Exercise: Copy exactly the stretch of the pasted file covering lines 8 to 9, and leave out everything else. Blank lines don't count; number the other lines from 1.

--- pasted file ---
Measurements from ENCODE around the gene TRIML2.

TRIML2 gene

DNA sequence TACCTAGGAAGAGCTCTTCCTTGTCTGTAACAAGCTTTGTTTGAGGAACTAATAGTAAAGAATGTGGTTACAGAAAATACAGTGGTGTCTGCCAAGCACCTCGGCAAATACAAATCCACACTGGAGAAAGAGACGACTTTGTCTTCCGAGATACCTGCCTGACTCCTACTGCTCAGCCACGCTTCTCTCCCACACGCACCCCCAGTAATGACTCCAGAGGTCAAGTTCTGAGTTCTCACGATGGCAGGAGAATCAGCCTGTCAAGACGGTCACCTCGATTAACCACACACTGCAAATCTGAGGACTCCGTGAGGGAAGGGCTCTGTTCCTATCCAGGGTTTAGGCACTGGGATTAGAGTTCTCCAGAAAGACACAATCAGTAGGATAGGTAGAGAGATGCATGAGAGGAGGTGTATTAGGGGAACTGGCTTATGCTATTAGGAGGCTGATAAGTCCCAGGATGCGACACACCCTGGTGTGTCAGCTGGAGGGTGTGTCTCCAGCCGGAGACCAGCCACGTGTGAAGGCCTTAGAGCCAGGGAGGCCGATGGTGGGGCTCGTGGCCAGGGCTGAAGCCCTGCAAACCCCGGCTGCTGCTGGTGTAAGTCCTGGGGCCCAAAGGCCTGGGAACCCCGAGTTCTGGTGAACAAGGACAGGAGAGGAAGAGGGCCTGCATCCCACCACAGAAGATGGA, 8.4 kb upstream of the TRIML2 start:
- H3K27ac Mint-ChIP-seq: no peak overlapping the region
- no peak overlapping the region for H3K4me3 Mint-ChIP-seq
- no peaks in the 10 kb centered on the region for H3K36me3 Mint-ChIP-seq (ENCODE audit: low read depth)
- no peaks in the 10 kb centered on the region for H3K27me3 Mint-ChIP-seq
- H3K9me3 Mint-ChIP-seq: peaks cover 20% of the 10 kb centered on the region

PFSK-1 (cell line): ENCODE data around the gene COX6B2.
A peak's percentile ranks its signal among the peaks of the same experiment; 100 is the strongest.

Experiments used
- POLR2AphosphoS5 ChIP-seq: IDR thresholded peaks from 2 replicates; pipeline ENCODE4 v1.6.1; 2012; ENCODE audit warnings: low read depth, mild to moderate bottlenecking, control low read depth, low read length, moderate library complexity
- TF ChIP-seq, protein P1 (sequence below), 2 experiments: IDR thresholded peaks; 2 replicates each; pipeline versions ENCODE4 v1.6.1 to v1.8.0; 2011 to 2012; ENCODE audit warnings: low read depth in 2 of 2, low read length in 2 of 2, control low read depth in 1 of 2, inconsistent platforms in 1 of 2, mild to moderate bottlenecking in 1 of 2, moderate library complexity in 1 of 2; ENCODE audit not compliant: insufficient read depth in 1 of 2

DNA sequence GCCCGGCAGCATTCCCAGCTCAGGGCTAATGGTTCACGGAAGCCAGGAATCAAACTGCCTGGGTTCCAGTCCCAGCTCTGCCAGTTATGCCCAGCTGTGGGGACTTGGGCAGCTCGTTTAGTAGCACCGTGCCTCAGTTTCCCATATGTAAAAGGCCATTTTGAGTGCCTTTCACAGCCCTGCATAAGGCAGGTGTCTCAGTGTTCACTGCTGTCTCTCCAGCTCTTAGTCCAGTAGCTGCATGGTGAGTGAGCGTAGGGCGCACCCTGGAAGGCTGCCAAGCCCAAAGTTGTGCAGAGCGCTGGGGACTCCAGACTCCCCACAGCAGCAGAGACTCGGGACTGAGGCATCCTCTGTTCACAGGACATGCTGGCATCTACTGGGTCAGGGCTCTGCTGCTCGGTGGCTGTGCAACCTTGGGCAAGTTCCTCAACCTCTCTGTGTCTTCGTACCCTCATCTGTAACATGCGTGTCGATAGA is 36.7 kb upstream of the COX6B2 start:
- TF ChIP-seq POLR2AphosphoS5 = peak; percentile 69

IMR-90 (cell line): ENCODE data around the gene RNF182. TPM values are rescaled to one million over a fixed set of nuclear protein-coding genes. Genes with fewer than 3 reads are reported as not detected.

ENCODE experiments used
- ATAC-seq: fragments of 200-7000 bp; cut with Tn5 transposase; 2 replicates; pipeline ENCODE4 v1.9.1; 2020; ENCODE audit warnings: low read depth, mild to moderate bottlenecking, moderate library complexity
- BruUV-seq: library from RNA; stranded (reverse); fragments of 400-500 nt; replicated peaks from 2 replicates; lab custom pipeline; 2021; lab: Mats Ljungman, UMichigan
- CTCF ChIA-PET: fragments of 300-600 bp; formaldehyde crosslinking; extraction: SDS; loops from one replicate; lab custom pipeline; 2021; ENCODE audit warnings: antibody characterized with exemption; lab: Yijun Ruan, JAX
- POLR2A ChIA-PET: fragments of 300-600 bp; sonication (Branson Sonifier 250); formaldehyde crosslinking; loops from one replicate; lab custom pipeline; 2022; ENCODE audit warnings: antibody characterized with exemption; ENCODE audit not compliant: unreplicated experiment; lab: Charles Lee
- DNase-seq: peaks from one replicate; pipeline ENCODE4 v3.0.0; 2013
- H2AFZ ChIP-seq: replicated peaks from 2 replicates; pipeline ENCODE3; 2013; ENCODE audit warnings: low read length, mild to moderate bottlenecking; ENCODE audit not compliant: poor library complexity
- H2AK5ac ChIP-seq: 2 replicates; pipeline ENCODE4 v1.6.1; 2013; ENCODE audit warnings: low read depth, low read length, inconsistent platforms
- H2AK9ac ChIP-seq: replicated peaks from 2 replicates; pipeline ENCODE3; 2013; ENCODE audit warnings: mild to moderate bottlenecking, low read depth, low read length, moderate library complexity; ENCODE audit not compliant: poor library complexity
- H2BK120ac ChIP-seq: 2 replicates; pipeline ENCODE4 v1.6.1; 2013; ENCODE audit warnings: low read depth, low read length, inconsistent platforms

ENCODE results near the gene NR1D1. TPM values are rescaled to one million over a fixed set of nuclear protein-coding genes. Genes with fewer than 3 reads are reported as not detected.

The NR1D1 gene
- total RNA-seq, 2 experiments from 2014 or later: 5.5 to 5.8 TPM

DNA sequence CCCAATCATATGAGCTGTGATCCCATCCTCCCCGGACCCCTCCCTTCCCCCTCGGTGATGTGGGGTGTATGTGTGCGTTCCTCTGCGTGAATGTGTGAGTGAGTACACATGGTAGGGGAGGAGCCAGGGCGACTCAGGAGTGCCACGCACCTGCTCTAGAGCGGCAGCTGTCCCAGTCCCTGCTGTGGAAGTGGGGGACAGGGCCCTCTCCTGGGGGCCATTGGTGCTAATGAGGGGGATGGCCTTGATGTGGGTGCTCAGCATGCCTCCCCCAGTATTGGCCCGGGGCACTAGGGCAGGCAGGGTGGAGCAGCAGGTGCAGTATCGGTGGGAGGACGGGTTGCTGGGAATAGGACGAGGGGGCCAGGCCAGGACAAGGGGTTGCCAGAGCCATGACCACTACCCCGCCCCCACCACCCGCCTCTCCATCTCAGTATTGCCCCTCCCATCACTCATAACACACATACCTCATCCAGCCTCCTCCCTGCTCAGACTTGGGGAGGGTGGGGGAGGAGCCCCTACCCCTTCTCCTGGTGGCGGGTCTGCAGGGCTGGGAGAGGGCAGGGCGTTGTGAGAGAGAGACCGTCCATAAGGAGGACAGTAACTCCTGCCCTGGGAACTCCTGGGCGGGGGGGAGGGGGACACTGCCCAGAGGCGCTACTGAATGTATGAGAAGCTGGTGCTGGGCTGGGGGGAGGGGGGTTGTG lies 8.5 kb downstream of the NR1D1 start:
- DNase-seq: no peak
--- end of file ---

- H3K9me3 Mint-ChIP-seq: peaks cover 20% of the 10 kb centered on the region

PFSK-1 (cell line): ENCODE data around the gene COX6B2.